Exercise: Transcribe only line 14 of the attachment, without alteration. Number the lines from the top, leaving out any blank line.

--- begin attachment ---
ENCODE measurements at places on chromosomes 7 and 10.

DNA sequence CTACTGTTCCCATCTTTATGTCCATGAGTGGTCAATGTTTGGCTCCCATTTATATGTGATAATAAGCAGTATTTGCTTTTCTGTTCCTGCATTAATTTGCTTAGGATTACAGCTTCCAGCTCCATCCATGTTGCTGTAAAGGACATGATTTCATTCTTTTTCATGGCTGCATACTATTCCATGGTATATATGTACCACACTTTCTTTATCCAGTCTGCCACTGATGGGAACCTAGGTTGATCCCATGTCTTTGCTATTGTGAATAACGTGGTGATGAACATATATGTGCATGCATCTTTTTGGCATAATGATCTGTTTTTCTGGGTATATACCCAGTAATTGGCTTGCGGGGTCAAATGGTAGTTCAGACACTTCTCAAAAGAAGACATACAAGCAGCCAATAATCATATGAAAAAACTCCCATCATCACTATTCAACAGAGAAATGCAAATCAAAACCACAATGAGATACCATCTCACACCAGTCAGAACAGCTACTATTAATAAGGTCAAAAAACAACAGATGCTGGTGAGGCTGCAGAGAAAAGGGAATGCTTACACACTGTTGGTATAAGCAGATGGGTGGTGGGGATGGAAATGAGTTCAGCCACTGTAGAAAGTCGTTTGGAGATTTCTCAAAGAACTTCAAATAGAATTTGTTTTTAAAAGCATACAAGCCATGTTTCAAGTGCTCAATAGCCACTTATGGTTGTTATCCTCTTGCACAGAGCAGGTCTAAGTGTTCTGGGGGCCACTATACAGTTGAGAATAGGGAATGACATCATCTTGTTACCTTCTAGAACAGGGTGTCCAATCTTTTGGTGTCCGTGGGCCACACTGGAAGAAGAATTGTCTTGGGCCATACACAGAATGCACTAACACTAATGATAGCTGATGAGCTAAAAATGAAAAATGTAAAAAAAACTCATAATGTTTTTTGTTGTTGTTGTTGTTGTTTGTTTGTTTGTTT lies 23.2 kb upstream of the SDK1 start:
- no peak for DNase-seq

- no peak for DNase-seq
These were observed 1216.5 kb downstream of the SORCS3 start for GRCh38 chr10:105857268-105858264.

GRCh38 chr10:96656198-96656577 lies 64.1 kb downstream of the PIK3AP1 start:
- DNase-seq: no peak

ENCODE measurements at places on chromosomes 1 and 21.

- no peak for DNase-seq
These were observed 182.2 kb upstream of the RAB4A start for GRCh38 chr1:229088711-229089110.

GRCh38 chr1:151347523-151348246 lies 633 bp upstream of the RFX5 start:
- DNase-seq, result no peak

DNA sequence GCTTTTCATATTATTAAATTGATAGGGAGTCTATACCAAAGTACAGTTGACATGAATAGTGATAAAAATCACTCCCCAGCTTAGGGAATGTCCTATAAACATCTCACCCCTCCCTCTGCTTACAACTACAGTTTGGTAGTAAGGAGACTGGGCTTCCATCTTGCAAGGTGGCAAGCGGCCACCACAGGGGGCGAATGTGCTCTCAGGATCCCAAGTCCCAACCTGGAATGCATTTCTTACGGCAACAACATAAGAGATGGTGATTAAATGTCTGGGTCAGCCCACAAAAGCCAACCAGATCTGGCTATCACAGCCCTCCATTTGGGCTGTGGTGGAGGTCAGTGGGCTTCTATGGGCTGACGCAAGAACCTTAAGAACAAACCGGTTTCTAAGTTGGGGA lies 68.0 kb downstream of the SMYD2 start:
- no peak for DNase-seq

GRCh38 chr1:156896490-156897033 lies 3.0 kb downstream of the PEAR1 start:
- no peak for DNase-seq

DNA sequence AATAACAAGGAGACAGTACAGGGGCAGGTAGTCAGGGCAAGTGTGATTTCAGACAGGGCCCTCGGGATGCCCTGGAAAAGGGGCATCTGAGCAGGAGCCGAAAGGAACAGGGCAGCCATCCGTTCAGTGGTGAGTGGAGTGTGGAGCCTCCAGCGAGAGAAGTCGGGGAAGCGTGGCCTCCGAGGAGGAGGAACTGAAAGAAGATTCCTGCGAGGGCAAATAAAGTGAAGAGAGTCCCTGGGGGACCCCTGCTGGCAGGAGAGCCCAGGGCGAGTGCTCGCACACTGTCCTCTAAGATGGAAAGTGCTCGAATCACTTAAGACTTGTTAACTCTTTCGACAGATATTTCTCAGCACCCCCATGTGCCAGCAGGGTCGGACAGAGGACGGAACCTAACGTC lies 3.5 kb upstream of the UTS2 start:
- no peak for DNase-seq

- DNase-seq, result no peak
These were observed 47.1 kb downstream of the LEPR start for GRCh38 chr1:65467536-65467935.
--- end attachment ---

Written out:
- no peak for DNase-seq